1. Greenbacks are fine. It's not the idea of monetizing the debt that I even have a problem with. We have institutions for guaranteeing an "elastic money supply" as they used to say - the Fed. We are not talking about a platinum coin because there is some necessity to monetize the debt. We are talking about it because Congress is trying to repeal the laws of arithmetic by passing conflicting revenue, appropriations, and debt bills. We ought to simply not indulge them in something they don't have the power to do. Just issue more debt until they give you the revenue and appropriations bills that force you to do something else.

    2. IOW, ignore the debt ceiling.

      Maybe that would work. It would be hard to get the Senate to convict Obama. It might even be hard for the House to impeach him. But you bet the right wing Reps would try. We do not need a constitutional crisis. Things are bad enough. And how would the markets react? Besides, Obama has said that he is not going to invoke the 14th amendment.

      The thing is, loophole or not, Congress gives the Treasury the right to mint platinum coins of any value. There is no constitutional problem with that. By minting enough coins, the administration could follow the letter of the law and avoid economic chaos. But not political chaos. ;)

      Anyway, the conduct of the Fed is not at issue.

  3. Look, I can't say I agree with your take on the platinum coin. You say that we need to get congress to act sensibly and professionally, by getting back to the revenue and budget issues directly. I agree with you there.

    I see the debt ceiling circus as essentially brinksmanship by house Republicans and a distraction. The platinum coin option would get us past that by allowing the executive to carry out legislated spending: it resolves the contradictions in legislation by changing the situation. Now, had the coin option been exercised, congress would have to go back to passing budgets and revenue bills (or, more likely to the government shut-downs of the Clinton era).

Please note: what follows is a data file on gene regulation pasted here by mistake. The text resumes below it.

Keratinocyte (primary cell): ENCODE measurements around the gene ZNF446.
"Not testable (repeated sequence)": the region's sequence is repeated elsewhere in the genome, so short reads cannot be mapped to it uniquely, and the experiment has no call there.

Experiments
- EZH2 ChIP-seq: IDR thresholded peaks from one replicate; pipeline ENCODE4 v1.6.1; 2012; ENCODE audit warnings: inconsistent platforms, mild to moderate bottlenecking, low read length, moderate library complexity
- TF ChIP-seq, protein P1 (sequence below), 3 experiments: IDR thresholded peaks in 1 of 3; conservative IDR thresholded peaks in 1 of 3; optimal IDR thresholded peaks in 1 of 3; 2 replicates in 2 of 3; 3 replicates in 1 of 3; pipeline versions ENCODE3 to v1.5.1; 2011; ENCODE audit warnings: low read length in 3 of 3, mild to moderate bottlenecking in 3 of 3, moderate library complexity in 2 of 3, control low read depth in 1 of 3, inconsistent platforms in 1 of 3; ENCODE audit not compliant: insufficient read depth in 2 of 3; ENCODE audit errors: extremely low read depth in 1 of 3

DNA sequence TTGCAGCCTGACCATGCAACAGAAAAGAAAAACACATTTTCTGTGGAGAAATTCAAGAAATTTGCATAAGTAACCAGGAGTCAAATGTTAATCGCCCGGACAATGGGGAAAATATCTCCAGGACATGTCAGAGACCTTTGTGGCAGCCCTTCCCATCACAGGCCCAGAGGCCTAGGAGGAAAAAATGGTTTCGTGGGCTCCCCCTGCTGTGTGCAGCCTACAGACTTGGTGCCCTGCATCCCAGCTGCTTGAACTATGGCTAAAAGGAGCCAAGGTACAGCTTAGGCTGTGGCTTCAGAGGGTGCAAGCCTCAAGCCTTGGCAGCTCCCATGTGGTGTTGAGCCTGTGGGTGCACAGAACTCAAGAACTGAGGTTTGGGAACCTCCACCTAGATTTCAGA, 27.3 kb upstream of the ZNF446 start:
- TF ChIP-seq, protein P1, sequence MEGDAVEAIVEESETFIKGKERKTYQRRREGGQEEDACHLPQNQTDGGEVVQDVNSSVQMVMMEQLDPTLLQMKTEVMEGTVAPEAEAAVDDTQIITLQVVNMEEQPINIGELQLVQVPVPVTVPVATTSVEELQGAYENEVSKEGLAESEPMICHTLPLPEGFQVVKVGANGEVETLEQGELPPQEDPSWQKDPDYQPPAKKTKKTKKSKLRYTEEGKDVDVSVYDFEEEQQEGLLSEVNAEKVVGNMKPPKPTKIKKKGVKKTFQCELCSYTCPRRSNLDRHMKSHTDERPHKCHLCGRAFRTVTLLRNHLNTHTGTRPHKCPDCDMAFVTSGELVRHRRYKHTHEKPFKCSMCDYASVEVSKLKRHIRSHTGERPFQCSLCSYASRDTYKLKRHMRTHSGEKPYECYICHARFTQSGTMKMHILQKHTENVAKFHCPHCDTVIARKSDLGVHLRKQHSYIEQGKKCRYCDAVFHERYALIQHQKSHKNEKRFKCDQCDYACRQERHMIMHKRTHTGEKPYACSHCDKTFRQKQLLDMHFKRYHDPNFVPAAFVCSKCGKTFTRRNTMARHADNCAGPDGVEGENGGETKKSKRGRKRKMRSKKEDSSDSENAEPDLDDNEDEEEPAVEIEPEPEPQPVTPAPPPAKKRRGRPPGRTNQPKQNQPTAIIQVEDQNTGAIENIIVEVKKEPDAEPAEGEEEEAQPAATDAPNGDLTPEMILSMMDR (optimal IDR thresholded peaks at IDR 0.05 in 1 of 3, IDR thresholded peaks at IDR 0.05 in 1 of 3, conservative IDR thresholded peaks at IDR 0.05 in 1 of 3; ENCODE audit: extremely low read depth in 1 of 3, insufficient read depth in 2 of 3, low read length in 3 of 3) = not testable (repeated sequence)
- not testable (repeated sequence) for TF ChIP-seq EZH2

Hypothetically, the 14th amendment option does the same thing, right? Perhaps, but I think it's much more likely to cause a crisis by creating a huge uncertainty while the Supreme court hashes things over. Not to mention the possible hair-splitting decision.

    Plus, there's the whole period when Obama is forced to choose which laws to execute, before somebody can bring a suit that would be taken up by the court. He's either got to ignore the debt ceiling and order the treasury to issue new debt, or start making decisions unilaterally about what to cut and where to keep spending. Frankly, I'm not sure what he'd do. It could be a big mess.

    I'm starting to lose faith in the three ring circus set up by the founding fathers.

    1. 1. The "14th amendment option" seems to me to get us back to normal operating procedure - what every other country does essentially, and it tells the Congress they can't repeal the laws of arithmetic. That seems like it would be much less disruptive than the platinum coin to me, which might be perceived very differently.

      2. The legality of both are going to be challenged. In a sense it would be nice to settle it in court.

      3. On your second to last paragraph - I am proposing he simply ignore the debt ceiling. He should note that issuing debt is part and parcel of executing the Congress's appropriation and revenue bills and that he does not have the option of defaulting on the debt because it's unconstitutional.

      Both solve our problems - agreed? I am simply proposing that ignoring the debt ceiling and citing the 14th amendment solves our problems less disruptively.

    2. It is unlikely that either option would end up in court. In the case of the coinage, what is the complaint? What is the remedy? In the case of ignoring the debt ceiling, Congress has a valid complaint that Obama would be breaking the law. However, the Court avoids such disputes, particularly as Congress has a constitutional remedy: impeachment.

      During a debt ceiling crisis, if Obama pays creditors but does not meet other obligations, then people who did not receive the money they were supposed to might sue. That option could lead to court.

    3. The Dems in the Senate in their letter today assured Obama, Congress, and the world that they will not convict Obama if Congress does not raise the debt ceiling and he is impeached for breaching it.

  4. I was partial to the coinage option, for the reason that it doesn't require the administration to break the law or cause a constitutional crisis. Daniel's objection would seem to stem from his faith in federalism (though I would argue that coinage would just be faithful execution of the law, using a voluntary surrender of coinage authority from the congress). I think that the problem is really that our institutions are proving inadequate to meet the needs of this historical moment ("preservation of archaic traits", in Veblen's lingo) -- the system is dysfunctional, because it requires a level of good faith that one party won't provide. I thought the coinage option would dramatize this fact for the public.